: Debbie Bliss Cashmerino Aran weight, 130gm/238m (a smidge over 2.5 balls)


Needles
: 4.5mm circs 60cm.

Instructions

Main body:
Cast on 130 Stitches and join in the round.

[K3, P1] 8 times, [K4, P1] once, [K3, P1] 15 times, [K4, P1] once, [K3, P1] 7 times. The 2 knit 4 ribs will be in the centre front and back and form defacto stitch markers. I'm lazy, what can I tell you? If you feel the need add a marker at the beginning of the round. You will keep this basic rib structure throughout the body.

Work rib until body measures 20 cm.

Cast off 3 stitches for the bottom of the first armhole, work rib across front, cast off 3 knit stitches for second arm hole and work rib across back. Turn. Leave live front stitches on the needle without working while you do the back, or slip onto a stitch marker or second needle.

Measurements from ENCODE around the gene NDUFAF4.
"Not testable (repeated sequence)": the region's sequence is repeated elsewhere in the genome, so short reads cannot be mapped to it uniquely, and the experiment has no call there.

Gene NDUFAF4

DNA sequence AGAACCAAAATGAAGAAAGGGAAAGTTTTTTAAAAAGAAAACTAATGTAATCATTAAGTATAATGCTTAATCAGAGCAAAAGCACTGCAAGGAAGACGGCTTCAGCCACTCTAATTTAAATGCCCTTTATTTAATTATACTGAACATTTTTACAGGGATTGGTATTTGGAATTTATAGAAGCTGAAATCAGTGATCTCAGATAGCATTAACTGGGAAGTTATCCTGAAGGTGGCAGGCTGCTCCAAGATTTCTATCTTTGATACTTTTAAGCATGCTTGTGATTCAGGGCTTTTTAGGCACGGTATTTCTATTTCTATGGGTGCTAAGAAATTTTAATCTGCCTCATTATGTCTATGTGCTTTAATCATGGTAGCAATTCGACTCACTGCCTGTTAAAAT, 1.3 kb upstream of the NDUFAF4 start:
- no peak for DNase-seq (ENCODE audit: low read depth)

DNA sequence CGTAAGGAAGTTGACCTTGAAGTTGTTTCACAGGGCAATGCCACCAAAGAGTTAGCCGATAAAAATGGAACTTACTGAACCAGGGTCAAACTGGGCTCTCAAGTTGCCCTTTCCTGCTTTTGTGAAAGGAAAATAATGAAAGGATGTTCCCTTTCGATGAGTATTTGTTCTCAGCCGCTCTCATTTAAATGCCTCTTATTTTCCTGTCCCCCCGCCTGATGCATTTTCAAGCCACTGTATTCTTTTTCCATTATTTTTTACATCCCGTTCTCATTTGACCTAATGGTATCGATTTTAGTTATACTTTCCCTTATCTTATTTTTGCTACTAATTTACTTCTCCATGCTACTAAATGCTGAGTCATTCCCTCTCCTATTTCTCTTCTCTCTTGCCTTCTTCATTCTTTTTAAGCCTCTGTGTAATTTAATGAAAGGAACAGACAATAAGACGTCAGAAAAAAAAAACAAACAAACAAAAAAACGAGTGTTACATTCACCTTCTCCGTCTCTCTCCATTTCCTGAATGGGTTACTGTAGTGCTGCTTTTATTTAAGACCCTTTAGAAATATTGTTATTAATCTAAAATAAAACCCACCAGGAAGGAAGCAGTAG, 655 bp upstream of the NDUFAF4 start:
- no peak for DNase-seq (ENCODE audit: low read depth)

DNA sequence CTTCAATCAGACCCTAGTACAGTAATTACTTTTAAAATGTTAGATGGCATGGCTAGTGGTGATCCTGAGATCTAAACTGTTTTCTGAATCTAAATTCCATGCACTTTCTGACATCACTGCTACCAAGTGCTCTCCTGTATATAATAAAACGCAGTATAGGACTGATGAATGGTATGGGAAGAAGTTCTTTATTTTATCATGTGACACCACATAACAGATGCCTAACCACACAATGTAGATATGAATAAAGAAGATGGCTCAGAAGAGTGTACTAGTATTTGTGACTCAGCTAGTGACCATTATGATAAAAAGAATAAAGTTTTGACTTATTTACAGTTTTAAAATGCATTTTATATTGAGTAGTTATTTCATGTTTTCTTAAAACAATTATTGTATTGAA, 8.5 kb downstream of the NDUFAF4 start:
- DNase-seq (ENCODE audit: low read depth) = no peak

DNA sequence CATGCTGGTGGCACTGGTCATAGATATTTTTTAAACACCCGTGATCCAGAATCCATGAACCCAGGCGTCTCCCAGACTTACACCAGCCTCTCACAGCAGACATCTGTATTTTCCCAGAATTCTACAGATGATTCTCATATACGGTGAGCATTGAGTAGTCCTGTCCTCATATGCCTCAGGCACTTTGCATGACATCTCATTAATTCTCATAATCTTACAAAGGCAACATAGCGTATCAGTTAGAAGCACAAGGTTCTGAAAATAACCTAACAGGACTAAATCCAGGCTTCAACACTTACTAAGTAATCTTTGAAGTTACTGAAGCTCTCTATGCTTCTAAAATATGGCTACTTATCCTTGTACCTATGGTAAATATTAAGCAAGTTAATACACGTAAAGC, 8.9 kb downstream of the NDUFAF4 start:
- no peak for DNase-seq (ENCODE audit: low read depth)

Back section:
K2tog at beginning and end of each of next 4 rows.

Work in rib until work measures 32cm from cast on edge.

Cast off centre 12 stitches, work to end.

Work to last 2 stitches (neck edge) and K2tog.

K2tog work to end.

Cast off first 5 stitches, w
ork to last 2 stitches and K2tog.

K2tog work to end.

Cast off first 6 stitches, work to end.

Work one row in rib.

Cast off remaining stitches.

Rejoin yarn and work other half of back from neck edge.

Front:
K2tog at beginning and end of each of next 4 rows.

Work to centre 4 knit stitches. Increase into each of these 4 stitches to form start of placket. Work to end of row and turn.

Work to centre 8 knit stitches. Knit 1, place 1 on holder, knit 1, place 1 on holder, knit 1, place 1 on holder, knit 1, place 1 on holder, turn. The 4 placket stitches are knit on each row to form garter stitch, the other stitches are continued in rib.

Work in garter/rib until work measures 29cm from cast on edge.

Cast off 9 stitches at placket edge then continue, using K2tog at neck edge for each of next 4 rows. Continue until work measures 33cm from cast on edge.